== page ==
When is a carrot not orange enough?
Despite all best practice and preparations there are just some things that swing in from left of field at the start of a fostering career and make it into the true challenge that it is. We coped, even though we say so ourselves, admirably with being sized up with suspicion, the outright objections and being told how much evil would be visited upon us in the days to come. These were, after all, early days.
It is relatively easy to manage obtuse behaviours, relatively easy to see these behaviours are born of part suspicion, part anxiety, part disbelief that any placement will be positive or beneficial. The thing that floored us was a simple thing, something that we would not -had you paid us – thought of, and something even the best training cannot prepare you for. You see the thing that floored us was a carrot – put quite simply it was not orange enough. It sat alongside the chicken breast that was the wrong shape and the peas that were green enough but not quite round enough. Food was our first-day, everyday challenge.
Apparently there was absolutely nothing wrong with the cocktail sausages ordinarily reserved as treats for our terrier and lurcher. We know this because our child ate 70 of them whilst we were watching Coronation Street. No such luck with the next meal – a usually welcomed plate of not so healthy beef-burgers (day 3 and resorting to home-cooked fast food bribery). Beef-burgers are apparently okay if cooked by your ex-carer only; a problem given the ex-carer did not live with us . We had a hungry child and no obvious solution.
Answers to prayers come in many different and often unexpected guises. Ours arrived in the form of a culinary swear word (or to be more precise two culinary swear words) – Pot Noodle. Despite best efforts to give us the hardest of times and reveal only what was not liked, and no idea of what was, in a momentary lapse of concentration it was revealed that chicken pot noodles were a dietary “must have”. The checkout lady at Morrisons looked at us sadly as we saved her the tedious task of scanning each pot individually – there are 24 of them we announced proudly. 24 pots loaded, 24 pounds spent and 24 evenings with a ready food solution at hand.
We promised our child that we would never insist on them sitting at the table, this was a place you only sat when happy to do so. We promised you would only ever have to eat food you had said you enjoyed – after all we only cook what we enjoy so that is only fair. So each night we cooked. Each evening we watched as the food shape, colour, texture, smell were examined and inhaled. We listened as the faults were found, explored and reported back to us. My husband, who has patience untold and much more than me, would smile, say how interesting the explanation had been, remove the meal, open the cupboard and place a chicken pot noodle and a fork next to the kettle with the immortal words “Eat only what you like, there you go, we know you like that”.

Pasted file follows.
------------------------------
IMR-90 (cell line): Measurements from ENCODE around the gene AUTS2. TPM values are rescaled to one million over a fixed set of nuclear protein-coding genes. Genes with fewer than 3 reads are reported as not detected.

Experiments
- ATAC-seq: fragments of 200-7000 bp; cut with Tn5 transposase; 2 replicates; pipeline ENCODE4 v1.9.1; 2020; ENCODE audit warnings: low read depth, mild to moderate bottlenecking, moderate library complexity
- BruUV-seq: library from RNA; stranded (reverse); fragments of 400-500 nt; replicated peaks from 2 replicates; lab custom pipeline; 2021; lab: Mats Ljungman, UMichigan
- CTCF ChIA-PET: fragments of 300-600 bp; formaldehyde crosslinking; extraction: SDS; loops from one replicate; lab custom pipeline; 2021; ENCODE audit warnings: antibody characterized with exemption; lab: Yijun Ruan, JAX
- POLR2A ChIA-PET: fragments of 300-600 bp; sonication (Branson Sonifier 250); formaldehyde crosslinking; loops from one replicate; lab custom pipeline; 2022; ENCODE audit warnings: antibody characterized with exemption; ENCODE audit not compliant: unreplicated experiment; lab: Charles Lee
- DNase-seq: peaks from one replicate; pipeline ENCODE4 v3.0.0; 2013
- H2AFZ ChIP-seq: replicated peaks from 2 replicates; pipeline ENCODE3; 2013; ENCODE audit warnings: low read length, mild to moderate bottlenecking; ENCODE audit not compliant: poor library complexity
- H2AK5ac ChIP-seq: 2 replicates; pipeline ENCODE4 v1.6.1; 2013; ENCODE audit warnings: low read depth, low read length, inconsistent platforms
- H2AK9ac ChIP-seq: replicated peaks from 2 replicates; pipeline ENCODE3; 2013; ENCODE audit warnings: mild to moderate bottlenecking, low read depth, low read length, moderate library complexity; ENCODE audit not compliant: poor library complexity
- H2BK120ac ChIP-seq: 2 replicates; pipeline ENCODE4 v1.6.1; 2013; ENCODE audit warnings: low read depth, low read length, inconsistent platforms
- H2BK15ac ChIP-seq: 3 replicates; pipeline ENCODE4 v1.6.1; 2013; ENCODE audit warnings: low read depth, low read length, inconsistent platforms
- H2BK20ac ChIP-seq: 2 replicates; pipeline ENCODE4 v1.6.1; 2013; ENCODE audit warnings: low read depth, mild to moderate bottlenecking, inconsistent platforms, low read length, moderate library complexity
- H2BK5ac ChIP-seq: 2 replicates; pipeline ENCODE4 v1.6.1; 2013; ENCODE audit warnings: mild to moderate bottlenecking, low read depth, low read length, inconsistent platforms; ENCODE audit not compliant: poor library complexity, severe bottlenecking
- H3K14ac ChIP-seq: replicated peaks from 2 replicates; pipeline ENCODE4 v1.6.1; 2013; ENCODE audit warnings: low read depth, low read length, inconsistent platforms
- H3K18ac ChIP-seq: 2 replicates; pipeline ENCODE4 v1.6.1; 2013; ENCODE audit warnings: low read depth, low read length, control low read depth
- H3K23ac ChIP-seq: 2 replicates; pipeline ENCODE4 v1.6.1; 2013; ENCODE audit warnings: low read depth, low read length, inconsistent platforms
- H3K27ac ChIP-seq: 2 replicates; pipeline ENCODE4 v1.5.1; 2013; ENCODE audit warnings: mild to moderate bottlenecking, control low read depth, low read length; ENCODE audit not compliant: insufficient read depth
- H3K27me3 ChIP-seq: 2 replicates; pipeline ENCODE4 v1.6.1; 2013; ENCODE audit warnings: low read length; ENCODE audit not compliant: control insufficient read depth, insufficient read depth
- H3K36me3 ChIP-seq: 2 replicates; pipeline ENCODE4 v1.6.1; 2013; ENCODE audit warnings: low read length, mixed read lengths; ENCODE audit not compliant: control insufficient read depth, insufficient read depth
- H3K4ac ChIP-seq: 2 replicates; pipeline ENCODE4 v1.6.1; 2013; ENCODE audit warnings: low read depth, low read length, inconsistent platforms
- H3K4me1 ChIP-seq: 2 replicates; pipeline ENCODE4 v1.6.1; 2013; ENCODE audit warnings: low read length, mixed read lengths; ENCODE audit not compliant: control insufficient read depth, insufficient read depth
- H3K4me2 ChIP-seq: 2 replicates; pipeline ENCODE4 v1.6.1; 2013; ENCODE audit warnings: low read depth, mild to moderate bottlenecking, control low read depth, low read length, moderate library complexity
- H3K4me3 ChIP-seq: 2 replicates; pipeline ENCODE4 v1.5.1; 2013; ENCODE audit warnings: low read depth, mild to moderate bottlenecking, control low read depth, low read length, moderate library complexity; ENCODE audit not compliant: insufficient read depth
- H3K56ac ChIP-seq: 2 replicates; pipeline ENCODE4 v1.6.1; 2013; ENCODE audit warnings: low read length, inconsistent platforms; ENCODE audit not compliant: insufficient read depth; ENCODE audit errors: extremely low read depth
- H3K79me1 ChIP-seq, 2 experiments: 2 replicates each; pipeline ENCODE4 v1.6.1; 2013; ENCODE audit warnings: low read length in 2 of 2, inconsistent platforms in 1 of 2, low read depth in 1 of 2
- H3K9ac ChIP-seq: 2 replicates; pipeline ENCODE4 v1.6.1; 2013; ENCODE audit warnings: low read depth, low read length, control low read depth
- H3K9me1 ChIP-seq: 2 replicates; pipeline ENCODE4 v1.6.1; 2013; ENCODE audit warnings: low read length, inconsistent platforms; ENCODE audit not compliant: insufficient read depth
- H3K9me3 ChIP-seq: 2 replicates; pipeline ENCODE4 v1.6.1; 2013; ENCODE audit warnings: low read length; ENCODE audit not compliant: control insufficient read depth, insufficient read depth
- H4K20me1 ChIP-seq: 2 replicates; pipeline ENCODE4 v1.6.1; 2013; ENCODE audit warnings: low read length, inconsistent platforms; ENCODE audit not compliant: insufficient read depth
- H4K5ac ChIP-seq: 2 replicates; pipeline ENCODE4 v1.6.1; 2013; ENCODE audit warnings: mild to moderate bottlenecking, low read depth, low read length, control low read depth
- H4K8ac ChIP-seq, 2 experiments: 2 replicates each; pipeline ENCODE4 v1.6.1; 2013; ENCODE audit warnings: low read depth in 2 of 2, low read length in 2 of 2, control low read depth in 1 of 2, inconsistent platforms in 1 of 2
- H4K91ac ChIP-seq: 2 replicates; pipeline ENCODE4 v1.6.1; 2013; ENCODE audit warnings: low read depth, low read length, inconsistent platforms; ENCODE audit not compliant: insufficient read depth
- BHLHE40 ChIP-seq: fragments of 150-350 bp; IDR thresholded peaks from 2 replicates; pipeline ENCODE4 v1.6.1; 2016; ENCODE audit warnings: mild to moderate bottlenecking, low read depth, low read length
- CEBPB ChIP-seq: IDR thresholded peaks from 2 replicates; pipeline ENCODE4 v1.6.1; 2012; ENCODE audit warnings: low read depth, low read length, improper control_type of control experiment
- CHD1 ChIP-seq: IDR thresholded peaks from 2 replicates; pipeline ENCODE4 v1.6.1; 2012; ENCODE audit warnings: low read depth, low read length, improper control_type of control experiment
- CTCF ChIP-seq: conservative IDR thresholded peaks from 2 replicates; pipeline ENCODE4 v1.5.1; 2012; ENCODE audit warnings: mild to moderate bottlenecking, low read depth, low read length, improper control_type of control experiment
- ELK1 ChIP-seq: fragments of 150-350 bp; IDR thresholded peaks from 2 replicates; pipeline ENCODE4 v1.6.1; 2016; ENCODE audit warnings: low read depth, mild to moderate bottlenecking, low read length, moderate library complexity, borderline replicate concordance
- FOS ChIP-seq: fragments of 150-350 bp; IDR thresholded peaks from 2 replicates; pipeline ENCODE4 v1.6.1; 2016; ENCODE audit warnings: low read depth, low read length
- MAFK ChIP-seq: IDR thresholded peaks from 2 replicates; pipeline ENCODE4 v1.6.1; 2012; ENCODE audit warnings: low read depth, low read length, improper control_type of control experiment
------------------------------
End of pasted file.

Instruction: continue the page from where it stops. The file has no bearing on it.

It took three weeks before we found out that our child liked fresh fish, tinned tuna in pasta and salad. It took a further three weeks before we were joined at the table for the first time. It took a further 18 months before a full roast dinner was eaten without comment. However in all this time we did not have a cross word about food, neither did we enter into argument or battle because there would be nothing to win other than misery.
As an adult, and especially someone thankfully free of the experience of personal trauma, it would be easy to underestimate the importance of food and the role that it plays. It is not only a sustaining necessity in life, but also something that provides us with memories of places and people. It is a luxury that allows us to form habits and have favourite meals and most enjoyed smells. For the foster child this can be difficult. Food and smells can evoke bad memories we know nothing of. A child who has seen numerous placements might not have a favourite meal because they have never had time to form habits. They might have learnt early on that favourite things do not last or are not carried over from one placement to another. Sitting at a table might appear to be polite and respectful – to a child whose family never owned a table it could be a trauma untold.
If we have any advice to offer around the unexpected difficulties diet can cause (and accepting it relates to children old enough to choose) it would be to accept and respect your child’s choice, even if that choice flies in the face of mealtime convention. If chocolate is all they can face then chocolate it is – we have time to do 5-A-Day later when the colours and shapes are all right!
We still smile when peeling carrots, and still utter the immortal words “orange enough or what?” and laugh out loud. Seems much longer than 2 years ago ……..